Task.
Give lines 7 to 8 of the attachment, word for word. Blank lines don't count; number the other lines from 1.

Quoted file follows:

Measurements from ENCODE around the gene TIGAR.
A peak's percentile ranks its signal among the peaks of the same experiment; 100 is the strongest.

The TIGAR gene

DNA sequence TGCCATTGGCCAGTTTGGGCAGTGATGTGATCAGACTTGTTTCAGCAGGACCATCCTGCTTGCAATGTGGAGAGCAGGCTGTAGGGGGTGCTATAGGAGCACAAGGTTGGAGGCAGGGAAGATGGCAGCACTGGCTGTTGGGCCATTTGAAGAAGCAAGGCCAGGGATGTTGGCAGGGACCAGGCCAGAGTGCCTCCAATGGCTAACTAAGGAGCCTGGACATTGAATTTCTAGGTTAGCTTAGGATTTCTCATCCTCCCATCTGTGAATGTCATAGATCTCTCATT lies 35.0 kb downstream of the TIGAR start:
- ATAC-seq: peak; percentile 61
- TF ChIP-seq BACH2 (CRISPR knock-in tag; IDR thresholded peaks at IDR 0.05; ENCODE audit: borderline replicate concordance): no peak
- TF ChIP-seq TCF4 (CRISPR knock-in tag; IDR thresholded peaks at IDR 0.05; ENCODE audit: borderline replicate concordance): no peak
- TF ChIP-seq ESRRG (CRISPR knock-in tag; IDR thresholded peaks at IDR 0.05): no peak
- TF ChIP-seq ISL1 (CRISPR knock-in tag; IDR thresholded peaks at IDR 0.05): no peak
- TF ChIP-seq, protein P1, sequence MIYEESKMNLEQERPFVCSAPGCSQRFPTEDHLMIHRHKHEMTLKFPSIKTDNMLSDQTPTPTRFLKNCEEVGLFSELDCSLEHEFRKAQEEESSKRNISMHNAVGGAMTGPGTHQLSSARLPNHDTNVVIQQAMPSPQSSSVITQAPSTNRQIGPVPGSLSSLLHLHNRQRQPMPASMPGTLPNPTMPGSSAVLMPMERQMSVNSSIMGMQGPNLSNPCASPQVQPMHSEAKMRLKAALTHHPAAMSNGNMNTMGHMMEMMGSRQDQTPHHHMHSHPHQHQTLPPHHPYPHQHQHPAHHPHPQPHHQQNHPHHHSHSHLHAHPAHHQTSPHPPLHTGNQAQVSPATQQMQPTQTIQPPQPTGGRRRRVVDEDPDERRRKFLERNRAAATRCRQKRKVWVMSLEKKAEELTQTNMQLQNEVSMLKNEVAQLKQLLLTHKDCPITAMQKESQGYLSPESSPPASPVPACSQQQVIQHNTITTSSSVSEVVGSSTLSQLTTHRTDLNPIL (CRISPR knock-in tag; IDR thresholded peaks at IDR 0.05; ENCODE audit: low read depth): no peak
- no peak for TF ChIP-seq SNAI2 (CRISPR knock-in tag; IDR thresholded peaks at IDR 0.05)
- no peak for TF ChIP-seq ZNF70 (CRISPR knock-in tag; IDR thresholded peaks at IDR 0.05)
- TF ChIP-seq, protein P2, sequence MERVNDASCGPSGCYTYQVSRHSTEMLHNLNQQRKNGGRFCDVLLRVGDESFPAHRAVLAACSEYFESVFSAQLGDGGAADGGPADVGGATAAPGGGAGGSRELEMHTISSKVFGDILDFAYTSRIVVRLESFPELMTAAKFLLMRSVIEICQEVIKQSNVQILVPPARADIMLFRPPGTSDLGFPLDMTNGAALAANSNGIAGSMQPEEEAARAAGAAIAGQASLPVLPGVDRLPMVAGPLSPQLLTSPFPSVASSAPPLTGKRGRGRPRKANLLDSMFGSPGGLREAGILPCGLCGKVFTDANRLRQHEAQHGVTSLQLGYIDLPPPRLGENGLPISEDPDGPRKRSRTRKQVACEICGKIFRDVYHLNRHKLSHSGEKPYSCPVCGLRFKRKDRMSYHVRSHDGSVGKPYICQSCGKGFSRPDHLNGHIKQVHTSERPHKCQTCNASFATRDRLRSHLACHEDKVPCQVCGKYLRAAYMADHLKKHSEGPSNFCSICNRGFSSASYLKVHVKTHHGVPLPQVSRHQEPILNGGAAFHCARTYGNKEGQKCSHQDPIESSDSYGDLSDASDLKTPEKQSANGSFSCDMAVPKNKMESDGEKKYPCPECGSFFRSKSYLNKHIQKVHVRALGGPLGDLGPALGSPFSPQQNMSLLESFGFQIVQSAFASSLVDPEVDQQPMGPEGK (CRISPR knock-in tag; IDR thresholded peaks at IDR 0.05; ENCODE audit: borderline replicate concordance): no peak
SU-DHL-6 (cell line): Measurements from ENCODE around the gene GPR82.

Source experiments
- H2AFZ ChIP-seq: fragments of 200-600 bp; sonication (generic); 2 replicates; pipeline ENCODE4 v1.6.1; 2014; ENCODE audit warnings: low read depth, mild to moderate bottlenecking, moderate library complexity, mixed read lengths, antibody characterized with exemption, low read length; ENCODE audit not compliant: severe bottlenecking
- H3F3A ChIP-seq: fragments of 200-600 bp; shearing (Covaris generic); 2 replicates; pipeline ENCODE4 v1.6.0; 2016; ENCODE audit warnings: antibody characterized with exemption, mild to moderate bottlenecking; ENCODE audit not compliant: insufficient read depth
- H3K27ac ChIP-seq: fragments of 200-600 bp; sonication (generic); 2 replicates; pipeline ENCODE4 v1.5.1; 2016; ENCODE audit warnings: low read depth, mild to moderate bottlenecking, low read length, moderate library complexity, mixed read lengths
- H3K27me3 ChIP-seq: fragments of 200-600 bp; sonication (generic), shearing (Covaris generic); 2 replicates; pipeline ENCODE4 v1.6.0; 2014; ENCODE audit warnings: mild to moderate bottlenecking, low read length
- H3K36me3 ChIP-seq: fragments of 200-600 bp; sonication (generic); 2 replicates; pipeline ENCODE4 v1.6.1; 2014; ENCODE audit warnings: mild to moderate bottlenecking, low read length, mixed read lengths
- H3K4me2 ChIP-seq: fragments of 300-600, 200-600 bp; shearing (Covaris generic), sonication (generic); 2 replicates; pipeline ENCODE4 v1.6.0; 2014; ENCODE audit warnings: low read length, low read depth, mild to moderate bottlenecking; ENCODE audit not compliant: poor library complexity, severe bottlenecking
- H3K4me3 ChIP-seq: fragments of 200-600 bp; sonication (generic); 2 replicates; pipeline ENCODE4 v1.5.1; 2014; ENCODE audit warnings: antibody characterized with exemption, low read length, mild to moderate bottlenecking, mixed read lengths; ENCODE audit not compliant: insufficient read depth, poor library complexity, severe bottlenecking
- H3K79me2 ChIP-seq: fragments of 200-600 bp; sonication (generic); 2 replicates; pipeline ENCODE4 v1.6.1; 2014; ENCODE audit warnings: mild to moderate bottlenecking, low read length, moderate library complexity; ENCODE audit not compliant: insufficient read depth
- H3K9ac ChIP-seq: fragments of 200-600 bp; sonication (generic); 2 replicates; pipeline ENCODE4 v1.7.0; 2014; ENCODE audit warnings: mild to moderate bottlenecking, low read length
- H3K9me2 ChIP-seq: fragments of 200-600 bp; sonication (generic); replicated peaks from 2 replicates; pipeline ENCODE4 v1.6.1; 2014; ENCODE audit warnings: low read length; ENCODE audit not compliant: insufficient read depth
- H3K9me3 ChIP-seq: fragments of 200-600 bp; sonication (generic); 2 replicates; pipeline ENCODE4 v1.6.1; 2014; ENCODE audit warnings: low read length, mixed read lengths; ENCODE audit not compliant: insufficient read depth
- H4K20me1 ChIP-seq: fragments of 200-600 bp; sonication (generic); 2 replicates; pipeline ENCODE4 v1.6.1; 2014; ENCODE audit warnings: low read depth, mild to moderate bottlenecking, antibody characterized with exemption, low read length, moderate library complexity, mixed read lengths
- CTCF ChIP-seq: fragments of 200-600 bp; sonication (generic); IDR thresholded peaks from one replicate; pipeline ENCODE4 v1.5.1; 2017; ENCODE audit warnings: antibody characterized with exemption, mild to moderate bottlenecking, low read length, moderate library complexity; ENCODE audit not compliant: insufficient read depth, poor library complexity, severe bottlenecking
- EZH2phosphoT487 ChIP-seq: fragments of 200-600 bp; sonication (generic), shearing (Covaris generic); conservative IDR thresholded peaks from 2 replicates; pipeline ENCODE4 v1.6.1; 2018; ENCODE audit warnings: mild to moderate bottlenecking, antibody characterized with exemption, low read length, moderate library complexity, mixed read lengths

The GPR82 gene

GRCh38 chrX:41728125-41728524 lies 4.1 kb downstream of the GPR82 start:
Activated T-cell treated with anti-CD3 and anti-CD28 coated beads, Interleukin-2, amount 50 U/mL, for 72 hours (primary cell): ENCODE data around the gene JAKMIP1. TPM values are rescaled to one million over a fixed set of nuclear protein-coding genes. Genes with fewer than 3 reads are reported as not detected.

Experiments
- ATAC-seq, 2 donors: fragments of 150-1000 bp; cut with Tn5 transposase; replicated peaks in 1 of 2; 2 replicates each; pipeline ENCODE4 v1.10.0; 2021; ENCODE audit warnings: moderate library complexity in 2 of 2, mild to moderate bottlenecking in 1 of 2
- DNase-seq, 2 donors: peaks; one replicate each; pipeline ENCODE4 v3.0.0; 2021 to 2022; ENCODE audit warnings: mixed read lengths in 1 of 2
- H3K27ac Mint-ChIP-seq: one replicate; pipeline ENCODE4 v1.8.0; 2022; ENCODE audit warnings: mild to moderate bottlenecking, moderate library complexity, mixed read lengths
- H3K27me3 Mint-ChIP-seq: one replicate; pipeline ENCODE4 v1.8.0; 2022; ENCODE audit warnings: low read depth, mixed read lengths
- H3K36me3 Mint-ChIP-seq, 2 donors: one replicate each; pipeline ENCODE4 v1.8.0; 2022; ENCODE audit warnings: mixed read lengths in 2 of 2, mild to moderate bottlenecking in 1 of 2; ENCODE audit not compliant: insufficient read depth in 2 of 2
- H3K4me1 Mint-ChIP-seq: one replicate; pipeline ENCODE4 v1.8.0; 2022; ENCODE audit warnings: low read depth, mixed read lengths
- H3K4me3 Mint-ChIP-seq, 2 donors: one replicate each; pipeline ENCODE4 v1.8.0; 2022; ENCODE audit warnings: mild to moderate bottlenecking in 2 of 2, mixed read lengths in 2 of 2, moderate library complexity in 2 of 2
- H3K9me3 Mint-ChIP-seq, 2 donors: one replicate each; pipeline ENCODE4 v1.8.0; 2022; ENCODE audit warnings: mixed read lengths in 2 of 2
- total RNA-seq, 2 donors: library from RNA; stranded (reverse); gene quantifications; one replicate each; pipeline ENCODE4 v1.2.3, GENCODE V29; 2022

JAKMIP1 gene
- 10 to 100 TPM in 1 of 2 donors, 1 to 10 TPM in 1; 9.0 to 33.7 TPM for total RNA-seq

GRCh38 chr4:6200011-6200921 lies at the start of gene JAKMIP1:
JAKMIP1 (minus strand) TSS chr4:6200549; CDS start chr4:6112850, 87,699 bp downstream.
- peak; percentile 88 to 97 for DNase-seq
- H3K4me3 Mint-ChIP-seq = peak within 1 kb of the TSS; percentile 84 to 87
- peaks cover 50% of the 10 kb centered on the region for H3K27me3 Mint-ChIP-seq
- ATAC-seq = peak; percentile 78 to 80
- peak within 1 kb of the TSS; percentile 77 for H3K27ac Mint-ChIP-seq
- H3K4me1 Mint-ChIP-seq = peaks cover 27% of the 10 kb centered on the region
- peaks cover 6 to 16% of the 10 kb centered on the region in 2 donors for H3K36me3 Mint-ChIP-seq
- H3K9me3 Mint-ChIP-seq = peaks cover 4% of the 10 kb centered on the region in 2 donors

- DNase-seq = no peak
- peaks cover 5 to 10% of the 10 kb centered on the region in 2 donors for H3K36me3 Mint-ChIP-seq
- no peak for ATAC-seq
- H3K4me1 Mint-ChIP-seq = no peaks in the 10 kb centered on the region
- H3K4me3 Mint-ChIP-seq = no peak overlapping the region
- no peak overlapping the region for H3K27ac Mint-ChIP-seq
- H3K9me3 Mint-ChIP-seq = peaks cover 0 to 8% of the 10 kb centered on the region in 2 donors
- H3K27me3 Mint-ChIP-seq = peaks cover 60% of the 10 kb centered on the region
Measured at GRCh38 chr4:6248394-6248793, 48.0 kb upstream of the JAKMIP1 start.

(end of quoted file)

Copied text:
- TF ChIP-seq TCF4 (CRISPR knock-in tag; IDR thresholded peaks at IDR 0.05; ENCODE audit: borderline replicate concordance): no peak
- TF ChIP-seq ESRRG (CRISPR knock-in tag; IDR thresholded peaks at IDR 0.05): no peak